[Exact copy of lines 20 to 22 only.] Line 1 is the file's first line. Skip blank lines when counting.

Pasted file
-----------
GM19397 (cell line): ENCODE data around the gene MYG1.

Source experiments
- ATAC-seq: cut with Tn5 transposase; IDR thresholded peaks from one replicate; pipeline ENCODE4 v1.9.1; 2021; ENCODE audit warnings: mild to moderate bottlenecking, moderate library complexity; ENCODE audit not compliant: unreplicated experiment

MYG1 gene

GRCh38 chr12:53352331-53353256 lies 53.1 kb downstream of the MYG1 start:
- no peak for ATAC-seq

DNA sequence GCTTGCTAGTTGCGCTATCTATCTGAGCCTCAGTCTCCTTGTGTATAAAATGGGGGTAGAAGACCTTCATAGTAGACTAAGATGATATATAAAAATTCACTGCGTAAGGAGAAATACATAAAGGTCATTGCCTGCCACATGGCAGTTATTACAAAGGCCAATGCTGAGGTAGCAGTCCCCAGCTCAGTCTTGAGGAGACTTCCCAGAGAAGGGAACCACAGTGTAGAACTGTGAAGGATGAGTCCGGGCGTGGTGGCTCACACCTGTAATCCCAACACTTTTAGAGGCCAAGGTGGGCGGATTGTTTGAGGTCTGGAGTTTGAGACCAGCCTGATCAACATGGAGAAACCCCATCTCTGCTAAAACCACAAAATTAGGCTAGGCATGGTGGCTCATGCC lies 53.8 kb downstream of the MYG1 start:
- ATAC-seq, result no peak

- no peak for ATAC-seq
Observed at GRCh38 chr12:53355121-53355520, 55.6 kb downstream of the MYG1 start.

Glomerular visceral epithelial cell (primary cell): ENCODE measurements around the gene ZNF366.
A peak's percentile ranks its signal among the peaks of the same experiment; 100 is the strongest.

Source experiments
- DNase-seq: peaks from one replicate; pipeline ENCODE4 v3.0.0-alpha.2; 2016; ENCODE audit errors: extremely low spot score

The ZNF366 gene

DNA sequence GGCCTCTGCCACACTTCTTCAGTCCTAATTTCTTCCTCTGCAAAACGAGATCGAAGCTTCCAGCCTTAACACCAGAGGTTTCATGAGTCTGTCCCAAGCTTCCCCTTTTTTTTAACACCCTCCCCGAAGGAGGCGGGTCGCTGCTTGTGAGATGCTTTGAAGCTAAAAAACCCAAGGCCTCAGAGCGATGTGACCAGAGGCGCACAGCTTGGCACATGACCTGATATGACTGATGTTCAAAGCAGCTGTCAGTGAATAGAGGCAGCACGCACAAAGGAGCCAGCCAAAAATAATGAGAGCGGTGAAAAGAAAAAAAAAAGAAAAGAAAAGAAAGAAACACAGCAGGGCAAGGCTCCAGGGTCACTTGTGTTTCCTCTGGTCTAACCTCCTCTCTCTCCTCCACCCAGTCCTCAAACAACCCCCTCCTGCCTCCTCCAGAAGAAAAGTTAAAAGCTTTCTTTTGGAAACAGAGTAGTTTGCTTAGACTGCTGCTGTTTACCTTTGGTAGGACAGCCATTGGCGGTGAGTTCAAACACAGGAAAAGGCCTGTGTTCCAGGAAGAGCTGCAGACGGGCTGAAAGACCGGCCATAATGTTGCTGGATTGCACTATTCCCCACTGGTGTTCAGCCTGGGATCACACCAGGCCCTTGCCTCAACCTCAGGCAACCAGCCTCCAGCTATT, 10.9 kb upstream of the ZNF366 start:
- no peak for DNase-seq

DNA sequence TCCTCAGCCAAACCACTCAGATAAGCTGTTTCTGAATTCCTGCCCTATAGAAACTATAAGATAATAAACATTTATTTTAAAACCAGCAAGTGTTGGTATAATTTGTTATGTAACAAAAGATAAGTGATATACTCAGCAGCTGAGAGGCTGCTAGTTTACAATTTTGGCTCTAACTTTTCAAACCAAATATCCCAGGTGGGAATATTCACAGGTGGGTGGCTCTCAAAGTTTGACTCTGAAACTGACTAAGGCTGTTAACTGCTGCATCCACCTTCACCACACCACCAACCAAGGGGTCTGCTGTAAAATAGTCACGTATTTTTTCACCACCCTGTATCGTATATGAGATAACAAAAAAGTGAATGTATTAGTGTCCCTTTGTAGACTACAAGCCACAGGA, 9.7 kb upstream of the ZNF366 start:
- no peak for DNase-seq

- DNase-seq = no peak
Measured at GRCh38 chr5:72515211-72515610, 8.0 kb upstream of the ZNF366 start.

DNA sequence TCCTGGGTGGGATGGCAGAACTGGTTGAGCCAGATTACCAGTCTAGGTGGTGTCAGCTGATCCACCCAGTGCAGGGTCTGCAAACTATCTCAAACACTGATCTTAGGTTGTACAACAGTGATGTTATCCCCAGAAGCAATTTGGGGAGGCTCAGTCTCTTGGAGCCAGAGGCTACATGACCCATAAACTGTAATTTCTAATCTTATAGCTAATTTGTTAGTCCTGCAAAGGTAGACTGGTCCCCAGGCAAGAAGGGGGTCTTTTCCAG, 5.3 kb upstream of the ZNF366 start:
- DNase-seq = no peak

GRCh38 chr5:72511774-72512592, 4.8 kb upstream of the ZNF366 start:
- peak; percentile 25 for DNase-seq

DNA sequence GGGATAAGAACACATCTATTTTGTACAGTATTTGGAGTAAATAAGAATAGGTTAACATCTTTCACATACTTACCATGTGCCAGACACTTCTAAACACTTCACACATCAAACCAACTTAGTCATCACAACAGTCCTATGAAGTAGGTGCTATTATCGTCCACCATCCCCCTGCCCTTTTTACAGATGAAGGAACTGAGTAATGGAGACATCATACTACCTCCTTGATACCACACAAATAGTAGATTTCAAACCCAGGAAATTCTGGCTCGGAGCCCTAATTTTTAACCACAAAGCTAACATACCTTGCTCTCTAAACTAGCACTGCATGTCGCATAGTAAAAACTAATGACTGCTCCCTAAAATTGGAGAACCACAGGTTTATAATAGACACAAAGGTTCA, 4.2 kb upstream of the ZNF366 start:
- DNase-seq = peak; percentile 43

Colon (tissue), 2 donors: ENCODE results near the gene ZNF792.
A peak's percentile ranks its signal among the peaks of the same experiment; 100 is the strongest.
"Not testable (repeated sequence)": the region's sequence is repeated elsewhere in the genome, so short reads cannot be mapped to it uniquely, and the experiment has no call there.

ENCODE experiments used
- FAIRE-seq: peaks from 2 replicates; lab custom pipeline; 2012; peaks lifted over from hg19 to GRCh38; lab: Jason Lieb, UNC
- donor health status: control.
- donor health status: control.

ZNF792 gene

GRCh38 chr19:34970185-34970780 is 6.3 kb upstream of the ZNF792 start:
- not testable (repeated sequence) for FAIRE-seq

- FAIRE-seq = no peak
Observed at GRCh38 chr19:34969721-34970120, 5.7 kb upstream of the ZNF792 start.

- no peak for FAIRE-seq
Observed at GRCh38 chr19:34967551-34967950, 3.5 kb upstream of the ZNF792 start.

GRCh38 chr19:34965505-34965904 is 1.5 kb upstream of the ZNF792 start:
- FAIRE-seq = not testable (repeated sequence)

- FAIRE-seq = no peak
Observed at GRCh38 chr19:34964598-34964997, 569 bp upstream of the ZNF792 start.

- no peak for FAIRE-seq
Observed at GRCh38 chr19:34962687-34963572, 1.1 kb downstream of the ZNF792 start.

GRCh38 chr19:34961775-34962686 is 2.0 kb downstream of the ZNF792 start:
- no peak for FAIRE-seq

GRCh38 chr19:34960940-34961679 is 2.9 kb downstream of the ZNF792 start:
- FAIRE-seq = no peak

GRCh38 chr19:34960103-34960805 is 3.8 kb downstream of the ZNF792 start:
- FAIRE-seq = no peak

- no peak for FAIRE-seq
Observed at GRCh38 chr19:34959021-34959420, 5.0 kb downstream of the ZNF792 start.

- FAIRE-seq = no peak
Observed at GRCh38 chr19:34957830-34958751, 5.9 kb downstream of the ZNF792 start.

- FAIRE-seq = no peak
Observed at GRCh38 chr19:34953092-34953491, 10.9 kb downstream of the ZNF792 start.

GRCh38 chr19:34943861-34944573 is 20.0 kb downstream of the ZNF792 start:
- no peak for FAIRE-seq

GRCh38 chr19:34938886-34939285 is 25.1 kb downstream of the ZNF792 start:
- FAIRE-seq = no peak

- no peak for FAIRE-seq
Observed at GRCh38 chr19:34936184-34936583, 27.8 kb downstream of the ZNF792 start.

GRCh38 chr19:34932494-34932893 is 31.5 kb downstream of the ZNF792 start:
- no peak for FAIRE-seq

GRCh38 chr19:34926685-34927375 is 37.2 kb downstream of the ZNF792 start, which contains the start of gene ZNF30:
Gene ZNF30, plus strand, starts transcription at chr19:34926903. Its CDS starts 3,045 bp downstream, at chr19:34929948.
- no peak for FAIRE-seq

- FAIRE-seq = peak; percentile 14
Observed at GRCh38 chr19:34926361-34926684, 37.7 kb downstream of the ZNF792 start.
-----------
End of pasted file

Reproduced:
- DNase-seq = no peak
Measured at GRCh38 chr5:72515211-72515610, 8.0 kb upstream of the ZNF366 start.

DNA sequence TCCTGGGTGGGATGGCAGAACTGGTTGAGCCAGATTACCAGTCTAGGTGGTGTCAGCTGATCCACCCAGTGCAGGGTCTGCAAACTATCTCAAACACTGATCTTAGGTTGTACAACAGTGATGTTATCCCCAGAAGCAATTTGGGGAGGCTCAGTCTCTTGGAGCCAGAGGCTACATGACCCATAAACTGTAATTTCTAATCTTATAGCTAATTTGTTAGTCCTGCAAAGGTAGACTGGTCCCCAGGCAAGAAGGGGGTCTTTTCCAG, 5.3 kb upstream of the ZNF366 start: